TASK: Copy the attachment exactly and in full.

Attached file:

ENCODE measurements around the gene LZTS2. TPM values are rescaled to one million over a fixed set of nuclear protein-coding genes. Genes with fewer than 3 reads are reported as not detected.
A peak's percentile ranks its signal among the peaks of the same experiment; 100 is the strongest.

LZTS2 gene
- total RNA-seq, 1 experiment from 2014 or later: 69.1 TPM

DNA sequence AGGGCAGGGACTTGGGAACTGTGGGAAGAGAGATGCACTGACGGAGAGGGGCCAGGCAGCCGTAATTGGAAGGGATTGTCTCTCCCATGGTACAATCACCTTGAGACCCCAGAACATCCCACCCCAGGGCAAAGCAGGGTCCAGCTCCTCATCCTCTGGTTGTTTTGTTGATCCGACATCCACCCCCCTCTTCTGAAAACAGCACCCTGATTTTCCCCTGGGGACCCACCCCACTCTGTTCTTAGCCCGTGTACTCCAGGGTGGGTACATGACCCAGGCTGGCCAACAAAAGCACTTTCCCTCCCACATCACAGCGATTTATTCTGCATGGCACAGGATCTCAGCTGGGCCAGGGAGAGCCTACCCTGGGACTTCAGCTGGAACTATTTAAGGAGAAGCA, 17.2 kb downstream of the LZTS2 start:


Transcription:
ENCODE measurements around the gene LZTS2. TPM values are rescaled to one million over a fixed set of nuclear protein-coding genes. Genes with fewer than 3 reads are reported as not detected.
A peak's percentile ranks its signal among the peaks of the same experiment; 100 is the strongest.

LZTS2 gene
- total RNA-seq, 1 experiment from 2014 or later: 69.1 TPM

DNA sequence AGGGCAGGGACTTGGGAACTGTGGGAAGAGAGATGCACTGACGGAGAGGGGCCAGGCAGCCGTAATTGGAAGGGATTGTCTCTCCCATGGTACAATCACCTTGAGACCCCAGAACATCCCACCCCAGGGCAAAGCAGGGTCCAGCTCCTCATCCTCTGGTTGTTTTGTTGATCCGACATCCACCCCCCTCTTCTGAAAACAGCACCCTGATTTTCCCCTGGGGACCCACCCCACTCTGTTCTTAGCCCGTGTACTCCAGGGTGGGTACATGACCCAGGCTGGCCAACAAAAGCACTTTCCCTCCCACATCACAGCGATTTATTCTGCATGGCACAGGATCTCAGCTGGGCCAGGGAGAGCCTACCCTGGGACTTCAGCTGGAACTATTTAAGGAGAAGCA, 17.2 kb downstream of the LZTS2 start: